However, on the issue of who is to make the determination of chargeability, the Delhi High Court leaves the issue curiously poised. The Court observes,
If the parties feel that either the deduction of tax at source by the payer is required to be at a rate lower than the prescribed rate or no deduction is required to be made they are required to file an application before the ITO for obtaining such certificate. In case no such application is filed before Assessing Officer for obtaining such certificate or such application is rejected by Assessing Officer and direction is issued by the Assessing Officer to deduct such tax at a particular rate the payer is duty bound to deduct tax as per the directions of Assessing Officer and in case no such application for obtaining the certificate was filed before the Assessing Officer then the payer is duty bound to deduct tax as per the prescribed rates in force at the relevant time.
The highlighted parts suggest that the Delhi High Court is in agreement with its counterpart in Karnataka that the appropriate authority to make the determination of chargeability is the Assessing Officer, and if no application is made under section 195(2), the assessee is bound to deduct tax at source. This conclusion is bolstered by the fact that the Court does not categorically disagree with Samsung, choosing instead to distinguish it on facts. The only extent to which it chose to depart from Samsung was on the question of whether chargeability is required for the obligation to deduct. Thus, looking at the cautious approach adopted by the Delhi High Court to Samsung, and the extract reproduced above, it would appear that Samsung remains untouched insofar as the obligation to apply to the Assessing Officer under section 195(2) is concerned.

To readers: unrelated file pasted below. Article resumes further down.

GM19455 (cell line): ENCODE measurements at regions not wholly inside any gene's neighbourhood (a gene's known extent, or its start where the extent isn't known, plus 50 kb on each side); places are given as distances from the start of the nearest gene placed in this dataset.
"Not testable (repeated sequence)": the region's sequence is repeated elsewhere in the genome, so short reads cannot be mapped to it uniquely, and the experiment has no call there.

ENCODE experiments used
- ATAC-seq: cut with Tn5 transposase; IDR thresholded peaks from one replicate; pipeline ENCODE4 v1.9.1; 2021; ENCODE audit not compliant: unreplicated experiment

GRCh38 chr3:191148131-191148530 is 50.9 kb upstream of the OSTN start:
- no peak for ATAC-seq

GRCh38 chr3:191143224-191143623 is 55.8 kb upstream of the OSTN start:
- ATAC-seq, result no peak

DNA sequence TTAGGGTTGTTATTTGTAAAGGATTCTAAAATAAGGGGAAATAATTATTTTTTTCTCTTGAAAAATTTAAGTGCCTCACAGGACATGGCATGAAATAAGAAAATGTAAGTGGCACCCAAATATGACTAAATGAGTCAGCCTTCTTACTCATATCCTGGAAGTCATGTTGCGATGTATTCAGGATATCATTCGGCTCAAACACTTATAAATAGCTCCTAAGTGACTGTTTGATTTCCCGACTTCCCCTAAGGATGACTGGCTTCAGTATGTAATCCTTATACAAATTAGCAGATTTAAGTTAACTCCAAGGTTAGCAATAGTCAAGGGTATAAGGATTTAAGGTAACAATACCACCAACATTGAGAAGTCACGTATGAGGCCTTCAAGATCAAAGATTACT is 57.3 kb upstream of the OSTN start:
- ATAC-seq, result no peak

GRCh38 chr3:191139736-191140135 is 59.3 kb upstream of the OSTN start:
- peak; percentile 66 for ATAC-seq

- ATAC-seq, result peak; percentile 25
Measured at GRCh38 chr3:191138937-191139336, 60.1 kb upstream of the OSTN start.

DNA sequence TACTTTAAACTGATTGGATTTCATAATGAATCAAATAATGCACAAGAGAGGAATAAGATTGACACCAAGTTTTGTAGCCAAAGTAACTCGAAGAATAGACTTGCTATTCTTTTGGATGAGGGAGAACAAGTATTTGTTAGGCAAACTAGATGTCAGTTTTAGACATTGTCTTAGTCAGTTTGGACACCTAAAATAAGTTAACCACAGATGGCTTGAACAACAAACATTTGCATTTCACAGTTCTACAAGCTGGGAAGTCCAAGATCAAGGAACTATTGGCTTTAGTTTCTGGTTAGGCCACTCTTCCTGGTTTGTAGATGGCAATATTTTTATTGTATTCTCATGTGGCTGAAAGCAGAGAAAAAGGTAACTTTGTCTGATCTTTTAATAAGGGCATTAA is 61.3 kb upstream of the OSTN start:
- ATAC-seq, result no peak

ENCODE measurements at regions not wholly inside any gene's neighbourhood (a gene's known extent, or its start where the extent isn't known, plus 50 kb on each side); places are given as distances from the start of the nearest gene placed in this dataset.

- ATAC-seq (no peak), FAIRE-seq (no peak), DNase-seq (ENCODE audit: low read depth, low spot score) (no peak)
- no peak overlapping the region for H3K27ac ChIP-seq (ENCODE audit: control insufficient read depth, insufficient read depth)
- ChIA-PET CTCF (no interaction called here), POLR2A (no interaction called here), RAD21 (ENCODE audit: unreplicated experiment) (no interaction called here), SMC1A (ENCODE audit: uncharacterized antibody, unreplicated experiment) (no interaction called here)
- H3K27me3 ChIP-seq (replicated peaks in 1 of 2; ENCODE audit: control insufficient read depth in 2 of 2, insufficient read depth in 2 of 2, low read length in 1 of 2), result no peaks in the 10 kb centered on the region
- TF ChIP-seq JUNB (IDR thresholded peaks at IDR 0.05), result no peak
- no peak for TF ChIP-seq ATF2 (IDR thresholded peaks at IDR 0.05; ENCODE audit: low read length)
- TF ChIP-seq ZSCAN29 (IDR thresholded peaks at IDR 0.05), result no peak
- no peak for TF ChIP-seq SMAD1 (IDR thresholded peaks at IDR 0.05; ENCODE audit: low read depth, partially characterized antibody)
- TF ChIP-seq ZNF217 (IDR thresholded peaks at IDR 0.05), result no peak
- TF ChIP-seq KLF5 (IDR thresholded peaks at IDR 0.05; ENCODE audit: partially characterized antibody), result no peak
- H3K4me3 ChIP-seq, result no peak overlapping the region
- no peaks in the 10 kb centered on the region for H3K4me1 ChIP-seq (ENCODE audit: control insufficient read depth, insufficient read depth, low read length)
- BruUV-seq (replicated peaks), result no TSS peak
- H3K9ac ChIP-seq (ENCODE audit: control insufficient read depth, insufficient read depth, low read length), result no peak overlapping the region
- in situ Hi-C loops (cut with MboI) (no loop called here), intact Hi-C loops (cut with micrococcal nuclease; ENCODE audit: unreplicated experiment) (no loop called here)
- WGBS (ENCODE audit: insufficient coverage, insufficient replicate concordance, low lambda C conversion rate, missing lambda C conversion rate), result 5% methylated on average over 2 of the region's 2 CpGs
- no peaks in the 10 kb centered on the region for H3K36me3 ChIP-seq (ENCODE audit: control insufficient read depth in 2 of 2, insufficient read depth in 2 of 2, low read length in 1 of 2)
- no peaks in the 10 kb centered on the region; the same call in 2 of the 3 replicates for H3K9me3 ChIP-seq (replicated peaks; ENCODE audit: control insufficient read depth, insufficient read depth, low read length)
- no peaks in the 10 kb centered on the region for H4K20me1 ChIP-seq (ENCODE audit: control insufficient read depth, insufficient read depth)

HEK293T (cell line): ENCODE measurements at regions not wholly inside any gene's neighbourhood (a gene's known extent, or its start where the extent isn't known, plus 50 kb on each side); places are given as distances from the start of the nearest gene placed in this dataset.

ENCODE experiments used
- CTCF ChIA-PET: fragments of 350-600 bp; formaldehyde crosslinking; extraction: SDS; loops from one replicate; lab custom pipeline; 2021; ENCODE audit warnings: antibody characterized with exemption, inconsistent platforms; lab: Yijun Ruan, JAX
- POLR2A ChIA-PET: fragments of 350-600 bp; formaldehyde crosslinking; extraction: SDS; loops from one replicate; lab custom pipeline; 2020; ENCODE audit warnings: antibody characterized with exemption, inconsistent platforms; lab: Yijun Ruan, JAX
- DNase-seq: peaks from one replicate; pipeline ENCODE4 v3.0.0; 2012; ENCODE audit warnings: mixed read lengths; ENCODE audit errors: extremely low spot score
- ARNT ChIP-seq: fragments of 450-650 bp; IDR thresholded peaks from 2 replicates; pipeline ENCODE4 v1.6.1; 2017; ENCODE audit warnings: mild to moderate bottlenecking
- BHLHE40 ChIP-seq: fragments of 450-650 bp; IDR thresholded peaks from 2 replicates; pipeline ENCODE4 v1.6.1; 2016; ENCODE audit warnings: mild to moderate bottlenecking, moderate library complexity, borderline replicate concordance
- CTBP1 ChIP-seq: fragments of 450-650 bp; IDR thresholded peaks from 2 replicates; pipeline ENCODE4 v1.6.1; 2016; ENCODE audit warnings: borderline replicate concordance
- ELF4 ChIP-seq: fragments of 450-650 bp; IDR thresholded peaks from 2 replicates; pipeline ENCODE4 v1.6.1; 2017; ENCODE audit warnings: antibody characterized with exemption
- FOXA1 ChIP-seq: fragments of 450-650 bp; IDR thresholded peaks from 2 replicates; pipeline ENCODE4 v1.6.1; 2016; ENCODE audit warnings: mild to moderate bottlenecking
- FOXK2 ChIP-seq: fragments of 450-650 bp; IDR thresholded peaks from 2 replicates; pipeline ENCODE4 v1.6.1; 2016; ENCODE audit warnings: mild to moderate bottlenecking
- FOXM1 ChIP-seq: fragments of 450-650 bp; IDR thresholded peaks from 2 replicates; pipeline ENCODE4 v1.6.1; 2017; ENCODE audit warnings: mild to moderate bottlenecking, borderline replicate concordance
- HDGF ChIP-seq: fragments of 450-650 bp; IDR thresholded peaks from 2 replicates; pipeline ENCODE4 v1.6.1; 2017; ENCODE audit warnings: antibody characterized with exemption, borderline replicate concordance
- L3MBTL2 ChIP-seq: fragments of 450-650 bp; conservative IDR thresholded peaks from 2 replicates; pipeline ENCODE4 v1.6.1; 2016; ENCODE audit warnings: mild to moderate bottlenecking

However, this conclusion seems suspect due to two other observations made by the Delhi High Court: